Jenny Fried ~ Grandmother in Blue

My grand­moth­er is made from feath­ers, pho­to clip­pings and pet­ri­fied wood. Keeps a cac­tus in my aunt’s house, bleeds dust in the door. My grand­moth­er buried, she walks on all fours, long claws obscured in sand and in salt. Sharp paint­ed frag­ments of blue bot­tle glass.

My grand­moth­er paint­ed, made paint from the land, nee­dle pines and dirty streams. Sucked the blood from under an eel’s eye for red. Drained water from the earth for yel­low pol­lens, scraped orange stone to flak­ing sand. Her paint­ing in my parent’s house, a vase a bulb of flow­ers. I always found a face inside, a bald man in a dress and kid gloves. I watched him each day as I walked the steps. The flower man was always silent, some­how proud in his bloom­ing skin.

I was called a fag­got first when I was four, an old­er child watched me as I walked. Told no one, remem­bered some years lat­er as the word left my grandfather’s mouth. Before he died I drew him cir­cuits on nap­kins, traced his fin­gers down the out­lines where cur­rent would flow. In that moment, per­haps he saw a man. In a 1986 inter­view with a local news­pa­per, my grand­moth­er said she only paint­ed women.


My grandmother’s house at the cen­ter of the desert. Water and grow­ing she sucked from the ground, emp­ty sand and scraps of paint. I walk for days in my grandmother’s desert, eat lizards when I stop, suck red from their bod­ies when my water runs out. To catch them I bury myself in the sand, lure them with still­ness and bask­ing warmth. At night I fol­low my grandmother’s tracks. She watch­es me, fol­lows, she clicks her claws togeth­er. I walk faster when I hear her, run from red in the dark, fol­low her foot­prints always as I go.


My father keeps three grand­moth­er pho­tos. One black and white: her on a bench, smok­ing. One black and white: young and a head­shot, hair cropped short and grass in behind. The last is in col­or, eyes behind red. In col­or, I like to imag­ine her green. I do not ask my father, watch my own eyes in the mir­ror. I clutch the sink and I hold on.

My aunt does not speak of her, makes pot roast from her recipe, orange gravy spread on top. Carrots and soup mix and things I can­not see in a blender before the meat. It is a strange dish, watery and sweet. My grand­fa­ther tried to cook it when I was small, but always left the meat raw. Knew chem­istry but not how hot those car­bon bonds broke down. So many things I taught myself but how to cook hurt most.


My grand­moth­er pieced from tis­sue paper. My grand­moth­er pieced from salt­ed glass. My grand­moth­er in my father’s voice, whis­pered down­stairs when he thinks I am asleep. How she would leave for days with­out a word, my father’s meals a bowl of shriv­eled raisins. My grand­moth­er drink­ing my grand­moth­er howl­ing my grand­moth­er pac­ing my grand­moth­er gone.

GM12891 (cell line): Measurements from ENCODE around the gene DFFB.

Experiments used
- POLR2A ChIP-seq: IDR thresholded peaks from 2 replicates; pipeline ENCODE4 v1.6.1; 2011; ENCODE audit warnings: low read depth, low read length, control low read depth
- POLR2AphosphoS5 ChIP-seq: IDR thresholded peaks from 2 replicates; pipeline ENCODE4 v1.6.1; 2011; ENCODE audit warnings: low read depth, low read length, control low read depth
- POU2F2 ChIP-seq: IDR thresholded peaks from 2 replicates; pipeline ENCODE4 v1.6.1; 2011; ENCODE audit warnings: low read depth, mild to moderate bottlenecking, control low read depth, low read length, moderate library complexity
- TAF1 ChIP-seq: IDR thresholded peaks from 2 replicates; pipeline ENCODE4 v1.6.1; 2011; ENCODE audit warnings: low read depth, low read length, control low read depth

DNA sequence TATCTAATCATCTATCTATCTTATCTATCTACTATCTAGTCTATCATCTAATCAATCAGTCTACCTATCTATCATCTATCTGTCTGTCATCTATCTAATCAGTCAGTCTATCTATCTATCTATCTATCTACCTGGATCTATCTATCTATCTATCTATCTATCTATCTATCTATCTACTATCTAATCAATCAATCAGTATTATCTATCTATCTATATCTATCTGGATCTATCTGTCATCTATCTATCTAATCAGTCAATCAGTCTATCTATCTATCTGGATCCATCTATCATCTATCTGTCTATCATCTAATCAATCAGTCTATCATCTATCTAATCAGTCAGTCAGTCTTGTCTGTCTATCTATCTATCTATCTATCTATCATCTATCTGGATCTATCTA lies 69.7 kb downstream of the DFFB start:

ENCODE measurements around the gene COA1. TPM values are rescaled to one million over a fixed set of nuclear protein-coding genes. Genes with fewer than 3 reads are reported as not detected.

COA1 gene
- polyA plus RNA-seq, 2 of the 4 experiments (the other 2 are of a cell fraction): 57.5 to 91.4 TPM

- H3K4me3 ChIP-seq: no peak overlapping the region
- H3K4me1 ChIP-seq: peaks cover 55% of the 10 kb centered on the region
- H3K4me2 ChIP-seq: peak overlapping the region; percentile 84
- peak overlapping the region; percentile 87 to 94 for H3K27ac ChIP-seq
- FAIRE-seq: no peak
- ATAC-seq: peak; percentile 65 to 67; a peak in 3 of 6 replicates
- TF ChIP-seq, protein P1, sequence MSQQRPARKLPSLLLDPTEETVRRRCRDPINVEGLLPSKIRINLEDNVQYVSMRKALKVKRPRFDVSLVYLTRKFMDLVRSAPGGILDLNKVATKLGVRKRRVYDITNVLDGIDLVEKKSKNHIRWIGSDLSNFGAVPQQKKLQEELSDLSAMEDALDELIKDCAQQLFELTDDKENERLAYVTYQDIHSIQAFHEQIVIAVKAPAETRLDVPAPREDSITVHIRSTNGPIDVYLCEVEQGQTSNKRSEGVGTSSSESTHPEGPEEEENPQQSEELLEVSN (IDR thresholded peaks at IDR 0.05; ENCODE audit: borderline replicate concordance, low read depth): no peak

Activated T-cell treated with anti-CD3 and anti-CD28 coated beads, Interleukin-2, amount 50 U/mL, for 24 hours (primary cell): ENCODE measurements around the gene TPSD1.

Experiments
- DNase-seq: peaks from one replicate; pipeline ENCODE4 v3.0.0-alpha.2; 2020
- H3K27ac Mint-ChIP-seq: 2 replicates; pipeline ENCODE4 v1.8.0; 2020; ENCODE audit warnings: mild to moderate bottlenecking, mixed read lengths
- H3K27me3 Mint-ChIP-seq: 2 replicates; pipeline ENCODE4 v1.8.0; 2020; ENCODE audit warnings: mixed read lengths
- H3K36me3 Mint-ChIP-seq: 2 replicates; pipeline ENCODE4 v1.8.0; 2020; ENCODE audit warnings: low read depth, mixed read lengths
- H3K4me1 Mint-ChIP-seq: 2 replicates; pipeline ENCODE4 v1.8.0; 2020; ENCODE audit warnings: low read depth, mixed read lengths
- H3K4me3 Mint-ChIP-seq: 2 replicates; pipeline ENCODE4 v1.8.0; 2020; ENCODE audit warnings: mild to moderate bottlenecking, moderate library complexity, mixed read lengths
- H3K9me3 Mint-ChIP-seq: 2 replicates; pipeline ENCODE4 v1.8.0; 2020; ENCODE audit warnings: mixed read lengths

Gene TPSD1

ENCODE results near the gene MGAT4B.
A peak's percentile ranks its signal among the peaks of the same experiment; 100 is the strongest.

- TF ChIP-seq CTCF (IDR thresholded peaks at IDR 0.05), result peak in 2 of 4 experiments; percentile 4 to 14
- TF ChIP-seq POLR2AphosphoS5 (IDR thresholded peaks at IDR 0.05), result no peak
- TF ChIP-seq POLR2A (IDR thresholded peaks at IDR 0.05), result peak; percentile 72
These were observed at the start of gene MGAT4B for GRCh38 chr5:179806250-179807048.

A thanks­giv­ing: I stand in the door­frame of two rooms. My uncles sit and drink in one. In the oth­er, my aunt has bro­ken glass, soaked her clothes with boil­ing water. The oth­er aunts have pulled a chair for her, rubbed mus­tard on her legs. I won­der who told them how to fight a burn. How fast they worked how fast they filled the space. They leave to take her up to bed, they leave the kitchen emp­ty. I sweep the glass shards off the floor.

A vac­u­um, a gap can be filled by a ghost, spaced mol­e­cules, gas, by a trail of thin smoke. How else to build a bridge but by inven­tion? My grand­moth­er tiled her bath­room with shells, rocks with white stripes and a fish carved from glass. I fol­low the shape of the fish with my fin­ger, sit on the tile floor and breath, run the water until I hear voic­es at the door.


My grandmother’s house in the cen­ter of the desert. Broken blue win­dows and bird bones inside. Claw marks on the door­knob, shed down on the floor. Slashed pil­lows, I think as the sun beats down. I sit on the floor and wait but she doesn’t come. There is howl­ing in the base­ment, the shriek of dying lizards. My hand along the pine, and lat­er on the oak.


My grandmother’s stu­dio, splin­ter­ing floors. My grand­moth­er shred­ded in news­pa­per clip­pings, soft desert snow on splin­tered ply. Canvases spread and slashed, old women walk­ing the street in red squares. Flowers spread on can­vas where women should be. I stack these in a cor­ner, bury them in paper, snapped brush­es and fall­en saw­dust. I dig to the floor and find it whole, wood cheap but unmarked, no fur­rows for her claws. A check­list as I walk about the room. My grand­moth­er in splat­tered paint, my grand­moth­er in sun. My grand­moth­er in splin­ters, in burns and bro­ken nails. On the stairs there is a creak, anoth­er, and I close my eyes, imag­ine her crazy and chip-toothed like me, hold her fish of glass steady in my mind, her eyes the way I want them. My grand­moth­er at the top of the stairs, in breath and air and creak­ing wood. I turn to face the door­way. In a moment I will see her, look down from shaky bridges, the blue around the pupils in the cen­ter her eyes.


Jenny Fried is a writer liv­ing in Virginia. Her work has appeared pre­vi­ous­ly in Wigleaf, X‑R-A‑Y, Cheap Pop, and oth­er mag­a­zines. Find her online here.